The Aging Brain – How to Prevent Age Related Memory Loss and Brain Performance

How to Prevent Age Related Memory Loss and Brain Performance


You don’t normally remember your grandpa for being unusually sharp. Sure, you can say that your grandpa was a wise person, but 9 out 10 of the people reading this article probably won’t remember your grandpa as “sharp as a razor.”

Grandpa was slow, had problem hearing, wore glasses.

Heck, he might have even had problems remembering if he’d taken his meds that day (No, this article does not mean to belittle grandpa).

But you can’t help but wonder if you’ll be like that when you’re his age as well.

Well, as we age, we slow down. Our reflexes aren’t as quick, we move slower, and even our memory starts to be a blur.

It’s been studied that aging causes the brain to shrink.

And along with shrinkage of the brain, nerve tracts in the brain shrivel, causing larger cavities in brain fluid and large holes in the brain.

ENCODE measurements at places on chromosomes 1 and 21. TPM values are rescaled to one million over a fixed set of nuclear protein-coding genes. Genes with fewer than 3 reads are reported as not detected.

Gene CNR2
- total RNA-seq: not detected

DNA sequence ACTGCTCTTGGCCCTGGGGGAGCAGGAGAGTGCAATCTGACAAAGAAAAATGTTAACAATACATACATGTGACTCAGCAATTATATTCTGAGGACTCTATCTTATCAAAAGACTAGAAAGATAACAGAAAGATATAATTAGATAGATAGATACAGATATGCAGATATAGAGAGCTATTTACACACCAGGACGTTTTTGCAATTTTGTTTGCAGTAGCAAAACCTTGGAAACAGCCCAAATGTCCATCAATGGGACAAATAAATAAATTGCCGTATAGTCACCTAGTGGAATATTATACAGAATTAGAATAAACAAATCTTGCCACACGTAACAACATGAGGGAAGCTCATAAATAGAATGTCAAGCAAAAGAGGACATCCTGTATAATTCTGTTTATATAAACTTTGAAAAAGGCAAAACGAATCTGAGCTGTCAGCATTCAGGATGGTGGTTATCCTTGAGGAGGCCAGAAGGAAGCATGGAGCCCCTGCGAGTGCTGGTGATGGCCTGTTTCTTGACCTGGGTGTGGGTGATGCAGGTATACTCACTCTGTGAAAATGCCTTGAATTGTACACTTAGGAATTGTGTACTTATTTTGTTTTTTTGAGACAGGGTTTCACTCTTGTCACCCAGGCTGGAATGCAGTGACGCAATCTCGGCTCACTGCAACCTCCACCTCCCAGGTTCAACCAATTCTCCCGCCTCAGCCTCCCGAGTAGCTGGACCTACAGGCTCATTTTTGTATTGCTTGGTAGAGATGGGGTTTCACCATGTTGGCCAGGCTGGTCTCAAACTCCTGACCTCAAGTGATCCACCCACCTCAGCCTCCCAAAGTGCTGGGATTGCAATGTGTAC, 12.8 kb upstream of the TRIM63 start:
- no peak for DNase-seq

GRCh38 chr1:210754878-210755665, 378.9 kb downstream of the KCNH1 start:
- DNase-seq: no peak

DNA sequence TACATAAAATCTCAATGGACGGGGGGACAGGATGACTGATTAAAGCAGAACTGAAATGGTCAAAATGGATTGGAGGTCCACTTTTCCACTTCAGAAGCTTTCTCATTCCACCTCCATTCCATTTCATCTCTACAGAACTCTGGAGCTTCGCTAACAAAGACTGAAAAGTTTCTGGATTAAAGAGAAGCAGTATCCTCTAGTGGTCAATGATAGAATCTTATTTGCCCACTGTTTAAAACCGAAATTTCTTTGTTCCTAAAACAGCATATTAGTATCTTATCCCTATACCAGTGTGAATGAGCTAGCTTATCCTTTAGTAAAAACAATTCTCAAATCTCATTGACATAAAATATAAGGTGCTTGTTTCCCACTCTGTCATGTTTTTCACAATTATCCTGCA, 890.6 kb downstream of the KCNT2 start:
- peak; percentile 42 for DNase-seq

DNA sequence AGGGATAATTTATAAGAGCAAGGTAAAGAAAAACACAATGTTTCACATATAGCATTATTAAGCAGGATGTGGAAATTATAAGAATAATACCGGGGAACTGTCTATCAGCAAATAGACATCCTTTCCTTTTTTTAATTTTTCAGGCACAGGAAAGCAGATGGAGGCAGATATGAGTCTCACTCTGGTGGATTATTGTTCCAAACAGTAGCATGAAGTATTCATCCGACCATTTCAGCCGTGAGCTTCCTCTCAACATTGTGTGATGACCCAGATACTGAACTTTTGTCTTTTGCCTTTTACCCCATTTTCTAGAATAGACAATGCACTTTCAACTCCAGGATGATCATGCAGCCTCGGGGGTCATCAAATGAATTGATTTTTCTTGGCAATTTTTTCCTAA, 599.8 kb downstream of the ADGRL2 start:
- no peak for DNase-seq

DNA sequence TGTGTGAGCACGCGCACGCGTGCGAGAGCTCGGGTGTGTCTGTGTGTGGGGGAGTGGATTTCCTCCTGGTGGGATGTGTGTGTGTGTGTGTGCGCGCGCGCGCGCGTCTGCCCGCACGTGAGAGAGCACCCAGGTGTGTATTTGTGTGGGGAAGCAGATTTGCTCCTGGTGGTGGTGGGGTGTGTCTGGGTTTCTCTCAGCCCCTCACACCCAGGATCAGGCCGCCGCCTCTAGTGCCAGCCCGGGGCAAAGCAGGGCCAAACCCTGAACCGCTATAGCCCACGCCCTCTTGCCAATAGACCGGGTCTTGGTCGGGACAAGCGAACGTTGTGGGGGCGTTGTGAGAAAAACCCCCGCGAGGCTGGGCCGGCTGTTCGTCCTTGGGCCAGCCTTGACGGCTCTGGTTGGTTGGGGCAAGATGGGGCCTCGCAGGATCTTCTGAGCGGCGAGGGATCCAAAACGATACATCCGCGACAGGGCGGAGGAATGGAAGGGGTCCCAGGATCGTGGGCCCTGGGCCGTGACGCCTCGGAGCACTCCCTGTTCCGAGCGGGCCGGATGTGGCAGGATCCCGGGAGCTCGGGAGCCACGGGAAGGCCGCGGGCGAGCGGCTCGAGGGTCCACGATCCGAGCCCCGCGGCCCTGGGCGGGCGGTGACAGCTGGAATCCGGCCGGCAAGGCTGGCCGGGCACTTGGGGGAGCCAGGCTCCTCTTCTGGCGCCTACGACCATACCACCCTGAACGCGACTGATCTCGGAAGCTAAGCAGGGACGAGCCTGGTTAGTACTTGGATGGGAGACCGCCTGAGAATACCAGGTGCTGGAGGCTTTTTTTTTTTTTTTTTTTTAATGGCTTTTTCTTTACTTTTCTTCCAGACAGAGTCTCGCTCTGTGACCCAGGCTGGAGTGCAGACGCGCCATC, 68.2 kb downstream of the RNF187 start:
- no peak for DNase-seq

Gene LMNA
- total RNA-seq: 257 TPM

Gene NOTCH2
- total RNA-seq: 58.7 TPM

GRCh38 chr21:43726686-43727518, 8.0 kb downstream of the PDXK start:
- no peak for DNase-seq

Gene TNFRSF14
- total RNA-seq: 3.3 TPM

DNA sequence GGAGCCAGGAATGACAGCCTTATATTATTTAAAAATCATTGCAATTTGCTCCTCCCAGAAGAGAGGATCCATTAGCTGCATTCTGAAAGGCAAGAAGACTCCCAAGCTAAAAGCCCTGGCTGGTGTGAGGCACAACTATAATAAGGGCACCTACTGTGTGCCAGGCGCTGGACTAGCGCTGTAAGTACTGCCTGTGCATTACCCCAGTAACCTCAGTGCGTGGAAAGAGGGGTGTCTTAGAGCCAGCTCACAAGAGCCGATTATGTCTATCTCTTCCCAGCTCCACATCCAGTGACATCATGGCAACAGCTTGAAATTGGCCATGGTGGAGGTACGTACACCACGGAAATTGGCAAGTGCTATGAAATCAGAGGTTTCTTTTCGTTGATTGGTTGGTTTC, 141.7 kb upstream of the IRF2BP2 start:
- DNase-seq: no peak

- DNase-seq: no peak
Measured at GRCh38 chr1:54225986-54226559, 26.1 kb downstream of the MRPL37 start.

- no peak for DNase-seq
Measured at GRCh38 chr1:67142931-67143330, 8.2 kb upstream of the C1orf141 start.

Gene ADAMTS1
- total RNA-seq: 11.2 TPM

This means that connectivity between the hemispheres and certain parts of your brain become less than ideal.

This is an undeniable fact, though, and many can attest to this.

Therefore, although inevitable, we should seek to delay this degradation of the brain as much as possible.


The growth of Memory Enhancing supplements

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The recent decade has seen a lot of growth in supplements, anti-aging technology, and fitness centers, all in the hopes of slowing down the brain and body’s natural decline.

There is good – actually, great news to this matter, though.

These professed “solutions” actually do work, when we start taking precautions and changing our lifestyles for the better while still in our 40-50’s.

The latest studies in neuroscience claims however that brain function doesn’t necessarily decline when taking the right precautions – by staying healthily and mentally active.

Scientists, noted for being exceptionally sharp and in a career that encourages lifelong learning, are shown to be able to work well into their 90’s, with around 30% of them still working after 70. There are even some findings that prove that lifelong mental stimulation might prevent the onset of Alzheimer’s.

Obviously genes also play a role in whether one’s brain ages like wine or milk.

However, the influence of external factors like learning and constant brain stimulation is enough reason on itself to fight the decaying effect of age.

Maybe that’ll also be good enough reason to stay in a mentally stimulating, yet challenging job well after the recommended retirement age.

I’ll want to remember my grandkids’ names. Won’t you?

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